I've always walked a bit during my runs - as a high school field hockey player, as a college kid trying to keep off the freshman 15 and, now, as a mom.
I'd walk a bit to catch my breath or when I got to a big hill. I've never been one to focus on speed. For me, running is all about fitness, getting outside and doing something for me. The walking was just a part of it, though I tried not to do it too often.
And when I joined the small running group of moms in my neighborhood, they walked too. But instead of slowing down at hills or just to catch their breath at random times, they used stopwatches on their smartphones to exactly time the run/walk intervals. First we ran for three minutes and walked for one minute. Now it's four minutes of running and one minute of walking.
It was a completely new concept for me, but I love it. As one of my running partners says, "I can do anything for four minutes." And it's true. If we know a big hill is coming, we might speed up to make sure that we hit it when we're supposed to walk. Or, if we're running up a big hill, we'll check the time and know there's only a minute or so left to go.
And even though walking is part of our system, we're not going slow (at least as far as I'm concerned). We run/walk about 10 minute miles.
Most runners know that this is hardly a new concept. Thousands have followed running expert and writer Jeff Galloway's run-walk-run training schedule.
So I checked in with Paula Smith, a local Galloway trainer, mom and personal trainer. She runs her own personal training business called Paula Smith Fitness, helping clients lose weight, tone their muscles, increase flexibility, train for marathons and live a healthy lifestyle.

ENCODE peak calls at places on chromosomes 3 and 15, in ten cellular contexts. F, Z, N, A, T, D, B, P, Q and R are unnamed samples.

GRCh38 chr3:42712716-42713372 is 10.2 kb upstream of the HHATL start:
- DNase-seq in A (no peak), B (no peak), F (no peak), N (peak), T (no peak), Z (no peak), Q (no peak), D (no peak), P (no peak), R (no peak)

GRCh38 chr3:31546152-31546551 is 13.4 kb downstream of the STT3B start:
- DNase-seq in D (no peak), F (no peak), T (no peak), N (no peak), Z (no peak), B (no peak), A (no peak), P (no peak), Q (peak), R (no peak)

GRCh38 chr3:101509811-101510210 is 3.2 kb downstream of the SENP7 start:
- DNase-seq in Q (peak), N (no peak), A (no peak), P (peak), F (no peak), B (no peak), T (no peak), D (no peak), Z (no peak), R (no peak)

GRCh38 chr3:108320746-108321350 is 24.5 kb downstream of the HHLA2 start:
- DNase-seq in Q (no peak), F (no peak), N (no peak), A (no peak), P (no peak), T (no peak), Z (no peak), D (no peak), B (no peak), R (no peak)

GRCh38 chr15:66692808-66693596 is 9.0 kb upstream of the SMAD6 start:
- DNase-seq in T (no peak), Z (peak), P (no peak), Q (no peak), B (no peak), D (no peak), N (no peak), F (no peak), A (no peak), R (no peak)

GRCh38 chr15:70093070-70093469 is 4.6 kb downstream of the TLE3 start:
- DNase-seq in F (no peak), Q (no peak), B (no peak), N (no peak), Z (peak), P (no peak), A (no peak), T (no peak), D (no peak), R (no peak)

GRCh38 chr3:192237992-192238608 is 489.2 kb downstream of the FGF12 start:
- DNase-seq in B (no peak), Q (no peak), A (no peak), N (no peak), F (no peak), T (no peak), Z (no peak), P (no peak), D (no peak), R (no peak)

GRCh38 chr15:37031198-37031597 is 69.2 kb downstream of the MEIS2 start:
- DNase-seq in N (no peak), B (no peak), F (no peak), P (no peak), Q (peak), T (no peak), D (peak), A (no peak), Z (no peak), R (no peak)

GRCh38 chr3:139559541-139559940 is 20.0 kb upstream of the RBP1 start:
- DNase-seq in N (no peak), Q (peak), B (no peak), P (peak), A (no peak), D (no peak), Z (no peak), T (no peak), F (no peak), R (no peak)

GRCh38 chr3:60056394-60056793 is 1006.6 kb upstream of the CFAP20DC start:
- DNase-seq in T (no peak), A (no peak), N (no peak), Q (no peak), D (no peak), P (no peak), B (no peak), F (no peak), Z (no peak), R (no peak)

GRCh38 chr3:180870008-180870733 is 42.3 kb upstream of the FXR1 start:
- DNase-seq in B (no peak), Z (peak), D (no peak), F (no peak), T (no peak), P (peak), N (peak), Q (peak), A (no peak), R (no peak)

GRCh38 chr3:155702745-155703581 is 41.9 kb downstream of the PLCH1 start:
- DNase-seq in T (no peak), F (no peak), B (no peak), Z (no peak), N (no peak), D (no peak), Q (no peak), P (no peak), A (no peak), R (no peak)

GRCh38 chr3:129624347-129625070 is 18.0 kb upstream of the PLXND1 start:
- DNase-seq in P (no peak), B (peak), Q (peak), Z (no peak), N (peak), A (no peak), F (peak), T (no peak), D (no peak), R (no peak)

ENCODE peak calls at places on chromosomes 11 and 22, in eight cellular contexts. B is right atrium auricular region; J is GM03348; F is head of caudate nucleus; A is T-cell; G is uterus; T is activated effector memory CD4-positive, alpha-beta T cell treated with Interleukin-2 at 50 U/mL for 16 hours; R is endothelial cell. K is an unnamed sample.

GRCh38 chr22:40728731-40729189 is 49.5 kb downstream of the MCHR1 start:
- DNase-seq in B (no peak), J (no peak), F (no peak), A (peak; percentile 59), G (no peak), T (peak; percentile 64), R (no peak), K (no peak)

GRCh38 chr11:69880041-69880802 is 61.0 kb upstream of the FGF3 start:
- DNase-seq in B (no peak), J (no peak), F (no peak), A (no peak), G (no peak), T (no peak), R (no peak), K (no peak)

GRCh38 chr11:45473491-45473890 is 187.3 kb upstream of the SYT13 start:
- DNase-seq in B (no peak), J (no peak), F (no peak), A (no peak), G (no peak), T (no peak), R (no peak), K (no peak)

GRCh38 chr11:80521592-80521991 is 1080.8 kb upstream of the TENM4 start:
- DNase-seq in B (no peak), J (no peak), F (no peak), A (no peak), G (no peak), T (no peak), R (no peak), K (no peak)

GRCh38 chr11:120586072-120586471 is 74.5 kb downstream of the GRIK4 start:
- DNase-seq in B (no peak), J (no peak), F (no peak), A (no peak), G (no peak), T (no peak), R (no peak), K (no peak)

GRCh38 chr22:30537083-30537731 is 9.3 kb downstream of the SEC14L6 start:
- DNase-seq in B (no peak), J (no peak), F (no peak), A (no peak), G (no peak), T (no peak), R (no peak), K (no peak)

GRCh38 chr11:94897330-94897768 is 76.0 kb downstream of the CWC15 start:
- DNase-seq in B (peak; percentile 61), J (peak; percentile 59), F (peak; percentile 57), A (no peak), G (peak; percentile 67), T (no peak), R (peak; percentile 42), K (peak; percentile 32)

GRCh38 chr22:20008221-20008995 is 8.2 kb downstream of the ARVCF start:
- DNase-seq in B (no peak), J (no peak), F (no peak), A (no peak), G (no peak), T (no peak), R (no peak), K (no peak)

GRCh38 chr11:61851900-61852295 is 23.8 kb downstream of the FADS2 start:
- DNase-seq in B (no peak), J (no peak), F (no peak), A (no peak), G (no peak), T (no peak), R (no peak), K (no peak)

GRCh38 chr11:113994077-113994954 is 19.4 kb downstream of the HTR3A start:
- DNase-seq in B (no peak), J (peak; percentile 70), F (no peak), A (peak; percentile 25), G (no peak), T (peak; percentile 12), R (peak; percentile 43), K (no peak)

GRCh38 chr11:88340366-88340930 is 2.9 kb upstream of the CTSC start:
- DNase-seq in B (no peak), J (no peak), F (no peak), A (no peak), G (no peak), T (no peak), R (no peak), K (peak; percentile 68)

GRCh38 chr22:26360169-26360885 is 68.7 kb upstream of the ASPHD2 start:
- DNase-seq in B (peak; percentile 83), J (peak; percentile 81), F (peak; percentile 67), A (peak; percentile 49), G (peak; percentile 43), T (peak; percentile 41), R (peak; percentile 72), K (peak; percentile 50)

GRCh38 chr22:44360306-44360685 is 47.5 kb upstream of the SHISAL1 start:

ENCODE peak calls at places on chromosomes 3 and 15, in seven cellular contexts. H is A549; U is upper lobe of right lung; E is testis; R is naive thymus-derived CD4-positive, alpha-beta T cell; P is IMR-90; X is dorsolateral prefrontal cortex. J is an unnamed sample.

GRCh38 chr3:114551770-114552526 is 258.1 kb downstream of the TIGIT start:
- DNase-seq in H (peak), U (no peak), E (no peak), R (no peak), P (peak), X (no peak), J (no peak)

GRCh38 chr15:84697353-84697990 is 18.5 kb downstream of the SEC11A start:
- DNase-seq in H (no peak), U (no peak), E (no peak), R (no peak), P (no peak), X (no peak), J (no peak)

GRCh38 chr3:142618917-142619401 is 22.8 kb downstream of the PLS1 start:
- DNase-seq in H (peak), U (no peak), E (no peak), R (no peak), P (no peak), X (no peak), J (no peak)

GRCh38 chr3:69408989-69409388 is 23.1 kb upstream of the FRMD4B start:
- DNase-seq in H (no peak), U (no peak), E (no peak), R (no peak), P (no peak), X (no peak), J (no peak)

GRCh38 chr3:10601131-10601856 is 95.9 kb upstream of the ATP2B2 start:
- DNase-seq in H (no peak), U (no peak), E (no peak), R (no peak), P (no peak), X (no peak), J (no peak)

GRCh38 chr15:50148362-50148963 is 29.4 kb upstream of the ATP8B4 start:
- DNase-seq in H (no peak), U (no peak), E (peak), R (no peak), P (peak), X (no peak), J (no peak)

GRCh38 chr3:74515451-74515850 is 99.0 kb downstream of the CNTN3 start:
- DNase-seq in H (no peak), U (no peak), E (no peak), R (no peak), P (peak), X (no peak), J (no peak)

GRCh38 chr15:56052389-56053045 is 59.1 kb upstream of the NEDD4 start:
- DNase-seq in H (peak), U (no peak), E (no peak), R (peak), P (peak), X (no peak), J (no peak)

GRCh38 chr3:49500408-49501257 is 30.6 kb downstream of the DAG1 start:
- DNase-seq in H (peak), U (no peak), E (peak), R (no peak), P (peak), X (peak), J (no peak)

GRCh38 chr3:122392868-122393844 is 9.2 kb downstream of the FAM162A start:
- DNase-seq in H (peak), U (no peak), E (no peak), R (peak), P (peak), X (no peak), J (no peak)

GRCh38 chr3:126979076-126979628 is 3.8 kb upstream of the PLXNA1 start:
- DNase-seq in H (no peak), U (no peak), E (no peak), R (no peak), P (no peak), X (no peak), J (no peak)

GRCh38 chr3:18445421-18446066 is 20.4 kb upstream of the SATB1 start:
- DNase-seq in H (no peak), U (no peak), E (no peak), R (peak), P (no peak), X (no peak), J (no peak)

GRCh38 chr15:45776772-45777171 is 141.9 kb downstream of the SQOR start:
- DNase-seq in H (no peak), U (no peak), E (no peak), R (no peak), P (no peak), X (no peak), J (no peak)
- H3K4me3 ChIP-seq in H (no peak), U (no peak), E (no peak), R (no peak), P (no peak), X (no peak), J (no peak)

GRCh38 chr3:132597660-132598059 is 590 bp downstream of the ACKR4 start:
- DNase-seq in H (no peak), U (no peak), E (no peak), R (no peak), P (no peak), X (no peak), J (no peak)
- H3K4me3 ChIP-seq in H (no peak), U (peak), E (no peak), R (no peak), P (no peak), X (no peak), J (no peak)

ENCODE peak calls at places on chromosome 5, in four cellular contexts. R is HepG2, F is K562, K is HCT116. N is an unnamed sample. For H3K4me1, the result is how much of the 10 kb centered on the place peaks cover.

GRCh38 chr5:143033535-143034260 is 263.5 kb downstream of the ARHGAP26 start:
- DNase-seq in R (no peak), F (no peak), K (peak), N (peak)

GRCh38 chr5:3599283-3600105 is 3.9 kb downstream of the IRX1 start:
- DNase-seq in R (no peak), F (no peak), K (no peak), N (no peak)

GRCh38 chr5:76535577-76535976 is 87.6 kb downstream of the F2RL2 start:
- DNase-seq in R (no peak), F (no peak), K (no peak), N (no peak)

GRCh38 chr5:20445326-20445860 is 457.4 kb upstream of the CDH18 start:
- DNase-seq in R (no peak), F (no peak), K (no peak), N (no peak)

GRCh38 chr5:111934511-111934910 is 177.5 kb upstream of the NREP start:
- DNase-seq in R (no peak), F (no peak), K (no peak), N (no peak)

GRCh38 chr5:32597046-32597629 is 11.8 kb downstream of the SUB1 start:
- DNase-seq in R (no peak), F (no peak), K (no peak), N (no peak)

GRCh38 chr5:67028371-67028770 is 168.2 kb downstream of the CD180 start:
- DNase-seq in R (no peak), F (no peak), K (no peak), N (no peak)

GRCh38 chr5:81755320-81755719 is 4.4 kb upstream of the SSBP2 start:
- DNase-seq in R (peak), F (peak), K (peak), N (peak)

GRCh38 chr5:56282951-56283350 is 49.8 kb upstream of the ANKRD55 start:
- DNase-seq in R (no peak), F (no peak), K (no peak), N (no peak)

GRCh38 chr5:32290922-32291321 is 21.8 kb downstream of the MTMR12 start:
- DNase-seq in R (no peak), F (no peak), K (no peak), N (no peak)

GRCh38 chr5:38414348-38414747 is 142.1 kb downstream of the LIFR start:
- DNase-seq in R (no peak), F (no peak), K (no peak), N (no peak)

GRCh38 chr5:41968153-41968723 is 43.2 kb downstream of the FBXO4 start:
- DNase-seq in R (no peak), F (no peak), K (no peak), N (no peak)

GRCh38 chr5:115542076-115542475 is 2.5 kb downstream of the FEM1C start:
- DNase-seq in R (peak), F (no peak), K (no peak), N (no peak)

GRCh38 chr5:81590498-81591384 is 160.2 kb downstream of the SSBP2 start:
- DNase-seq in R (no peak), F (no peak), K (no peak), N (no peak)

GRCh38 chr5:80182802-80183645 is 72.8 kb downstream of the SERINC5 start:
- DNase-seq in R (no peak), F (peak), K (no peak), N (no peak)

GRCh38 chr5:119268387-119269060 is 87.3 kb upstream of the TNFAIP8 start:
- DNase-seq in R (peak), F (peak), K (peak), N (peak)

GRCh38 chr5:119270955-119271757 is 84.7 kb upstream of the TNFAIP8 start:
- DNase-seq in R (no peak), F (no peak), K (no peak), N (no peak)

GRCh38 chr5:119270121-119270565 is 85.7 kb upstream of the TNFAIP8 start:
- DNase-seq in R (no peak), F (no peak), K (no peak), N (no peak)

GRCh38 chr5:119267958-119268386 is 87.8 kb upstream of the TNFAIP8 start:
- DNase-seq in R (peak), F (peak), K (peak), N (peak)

Smith's own mother set the example for eating right and exercising. She wrote down everything she ate, counted the calories and walked every day for two hours - rain or shine, Smith tells me. When Smith's first child was born in 2002, she decided to follow her own mom's lead to stay fit and not make excuses about being too tired or too busy.
"I believe so strongly that we all would be much happier moms if we just take a little time out of the day for ourselves and by exercising you will have more energy and feel better," she tells me.
Smith, who has run six half marathons and two full marathons since 2008, rattled off a number of reasons why the run/walk system works so well for runners, especially for beginners. Here's what she told me:
- Great for beginners because you will find a pace that is comfortable for you. You can set your own pace.
- Safer than continuous running. It's safer on the ligaments and it helps muscles relax a bit between intervals, which prevents injuries.
- Allows for longevity with running and a strong body for many years to come, even into your 80s!
- Better type of exercise for fat burning because you are doing intervals and your body burns fat when your heart rate is around 60 percent to 70 percent, not 85 percent, which is the case when you run at a faster pace continuously, which is for cardiovascular endurance.
- Strong finish at the end of a race when you take walk breaks. You're using different muscles and not overusing the weak areas, which helps you increase your overall performance.
For me, I'm just glad to be out there using whatever works for me. And, after getting lapped by a runner several decades my senior the other day during a 12-mile run, longevity is something that I'm definitely looking forward to.
This is the latest in our Runner Moms series.